Sunday, November 21, 2010

Hallee, it's hachee day!

Hachee (hash-ay) is one of those old-fashioned dishes that pops up on the table the moment the temperature outside drops to "colder than dirt". Looking out the window and seeing snow, I knew it was time for a good old "stick to your ribs" kind of meal, and hachee is just the ticket!

November 15 is National Hachee Day in the Netherlands. The stewed beef dish has been around since the Middle Ages, where its main function was to use up all the pieces of meat that needed to be used up, combined with a bunch of onions, some leftover red wine and set to simmer on the back of the stove. It's such an easy and yet grateful dish to make, and a favorite of the Dutch. Cubes of beef, stewed in a sauce flavored with onions, bay leaf, vinegar, juniper berries and pepper corns, pair perfectly with creamy mashed potatoes and red cabbage or, if you're in the mood, try the stew over a plate of golden fries....patat stoofvlees is a favorite snack!

This is a great dish to prepare in a Crock-Pot. Throw everything together in the morning, turn it on low and go on your merry way: when you come home, dinner will be ready! For this dish, I tend to use chuck pot roast, or a bottom round or rump roast: it's a cheaper cut of meat that will benefit greatly from this cooking method.

Hachee
2 lbs of beef, cubed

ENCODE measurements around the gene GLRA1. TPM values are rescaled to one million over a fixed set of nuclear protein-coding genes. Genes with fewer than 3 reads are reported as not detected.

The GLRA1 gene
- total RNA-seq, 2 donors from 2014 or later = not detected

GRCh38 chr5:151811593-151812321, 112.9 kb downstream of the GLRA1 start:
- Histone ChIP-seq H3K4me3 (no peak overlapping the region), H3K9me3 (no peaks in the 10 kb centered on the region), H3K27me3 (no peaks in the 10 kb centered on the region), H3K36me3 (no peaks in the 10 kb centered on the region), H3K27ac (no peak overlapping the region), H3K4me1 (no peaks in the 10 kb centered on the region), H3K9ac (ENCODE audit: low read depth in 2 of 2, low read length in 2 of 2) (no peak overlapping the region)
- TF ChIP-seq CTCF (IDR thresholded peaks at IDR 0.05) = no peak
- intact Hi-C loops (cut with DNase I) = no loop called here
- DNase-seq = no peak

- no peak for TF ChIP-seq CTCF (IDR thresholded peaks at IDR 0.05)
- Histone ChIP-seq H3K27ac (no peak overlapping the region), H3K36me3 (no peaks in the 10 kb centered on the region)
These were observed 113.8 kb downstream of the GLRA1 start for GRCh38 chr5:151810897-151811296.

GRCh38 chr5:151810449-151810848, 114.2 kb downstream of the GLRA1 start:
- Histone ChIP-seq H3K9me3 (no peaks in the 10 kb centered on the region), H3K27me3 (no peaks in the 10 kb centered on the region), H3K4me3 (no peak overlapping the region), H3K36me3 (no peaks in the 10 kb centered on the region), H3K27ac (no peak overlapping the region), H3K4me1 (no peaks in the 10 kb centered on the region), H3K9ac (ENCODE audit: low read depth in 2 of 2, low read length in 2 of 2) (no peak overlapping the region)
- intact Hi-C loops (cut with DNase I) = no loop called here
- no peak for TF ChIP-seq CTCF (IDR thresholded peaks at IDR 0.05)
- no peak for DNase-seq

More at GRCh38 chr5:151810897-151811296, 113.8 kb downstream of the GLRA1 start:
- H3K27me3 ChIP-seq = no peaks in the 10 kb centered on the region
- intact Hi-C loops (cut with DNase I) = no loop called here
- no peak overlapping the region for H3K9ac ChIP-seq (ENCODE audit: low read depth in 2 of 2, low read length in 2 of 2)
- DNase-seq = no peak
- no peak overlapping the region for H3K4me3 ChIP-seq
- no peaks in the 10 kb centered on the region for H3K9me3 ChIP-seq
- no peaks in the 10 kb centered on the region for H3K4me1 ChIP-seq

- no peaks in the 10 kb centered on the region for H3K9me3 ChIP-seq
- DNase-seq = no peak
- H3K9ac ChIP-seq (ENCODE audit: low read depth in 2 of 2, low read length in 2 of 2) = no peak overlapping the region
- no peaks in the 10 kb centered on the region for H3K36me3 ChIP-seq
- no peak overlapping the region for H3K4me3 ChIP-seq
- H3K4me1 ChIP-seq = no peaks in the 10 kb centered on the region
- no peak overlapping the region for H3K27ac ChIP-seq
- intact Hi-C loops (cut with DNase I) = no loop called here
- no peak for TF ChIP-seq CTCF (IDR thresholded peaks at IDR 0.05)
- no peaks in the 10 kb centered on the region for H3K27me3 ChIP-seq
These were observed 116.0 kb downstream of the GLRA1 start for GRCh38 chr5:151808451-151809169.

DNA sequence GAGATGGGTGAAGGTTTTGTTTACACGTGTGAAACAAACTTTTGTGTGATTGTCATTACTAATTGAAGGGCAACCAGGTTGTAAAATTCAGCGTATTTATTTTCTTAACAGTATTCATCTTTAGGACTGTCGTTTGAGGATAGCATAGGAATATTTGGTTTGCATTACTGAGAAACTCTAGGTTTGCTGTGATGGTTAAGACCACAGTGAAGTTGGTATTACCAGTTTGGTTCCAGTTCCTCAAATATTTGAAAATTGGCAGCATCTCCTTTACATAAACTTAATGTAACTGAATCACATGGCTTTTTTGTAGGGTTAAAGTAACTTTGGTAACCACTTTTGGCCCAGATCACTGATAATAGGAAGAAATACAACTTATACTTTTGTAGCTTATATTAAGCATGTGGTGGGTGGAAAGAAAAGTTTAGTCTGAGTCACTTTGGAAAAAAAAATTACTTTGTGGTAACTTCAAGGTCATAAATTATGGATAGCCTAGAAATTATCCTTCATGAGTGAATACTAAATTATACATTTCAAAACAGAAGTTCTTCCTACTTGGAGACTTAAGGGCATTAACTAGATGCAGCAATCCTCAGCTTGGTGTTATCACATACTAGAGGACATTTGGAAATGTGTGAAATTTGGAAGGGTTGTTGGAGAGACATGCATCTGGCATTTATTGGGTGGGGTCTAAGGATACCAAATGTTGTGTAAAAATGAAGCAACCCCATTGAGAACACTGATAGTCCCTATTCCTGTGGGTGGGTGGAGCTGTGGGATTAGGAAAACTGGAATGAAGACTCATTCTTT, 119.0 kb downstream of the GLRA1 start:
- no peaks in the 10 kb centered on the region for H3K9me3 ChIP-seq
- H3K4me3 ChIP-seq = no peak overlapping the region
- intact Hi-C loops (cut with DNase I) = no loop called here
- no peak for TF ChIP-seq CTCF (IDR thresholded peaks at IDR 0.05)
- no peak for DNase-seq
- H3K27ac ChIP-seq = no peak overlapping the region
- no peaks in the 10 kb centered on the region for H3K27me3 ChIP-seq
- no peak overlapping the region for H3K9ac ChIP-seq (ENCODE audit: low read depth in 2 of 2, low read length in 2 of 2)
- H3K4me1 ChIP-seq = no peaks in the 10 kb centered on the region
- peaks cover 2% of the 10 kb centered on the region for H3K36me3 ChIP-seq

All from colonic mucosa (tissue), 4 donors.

1 tablespoon of butter
3 large onions, peeled and sliced
1 tablespoon of flour
1/2 beef bouillon cube, or homemade beef bouillon
4 cups of water
3 bay leaves
3 cloves, whole
4 juniper berries (optional)
8 pepper corns
3 tablespoons of apple cider vinegar or red wine
Salt
Pepper

Melt the butter in a Dutch oven and quickly brown the cubed beef. Add the onions and stir in with the beef until the onions are translucent. Sprinkle the flour over the beef, crumble the bouillon cube and add with four coups of water to the pan. The meat has to be almost submerged. Add the bay leaves, cloves (I stick them in a piece of onion so I can find them again), juniper berries if you want and the pepper corns, then stir in the vinegar or the wine. Bring to a slow boil, then turn down the heat, cover and simmer for a good two hours.

Try a little piece of meat to see if it's tender to your liking. Remove the meat onto a plate, adjust the sauce with salt and pepper or a little vinegar if you like it more tangy and reduce slightly. Add the meat back in, stir to cover, and serve with mashed potatoes and red cabbage, or over a plate of rice.


To make it really Dutch, don't forget the "kuiltje" (pothole)
in your mashed potatoes for the gravy!

2 comments:

  1. Haché! It conjures up strong childhood memories. As a child I used to love it. Perhaps it was the exotic taste, so delicious compared to the regular Dutch food we ate like 'stamppot'.
    Thank you for posting it. It will be great to try making and eating it after so many years.
    Anke Davids

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  2. Oh boy I am in heaven...now I can cook all those dishes mam used to make and I love!!!!

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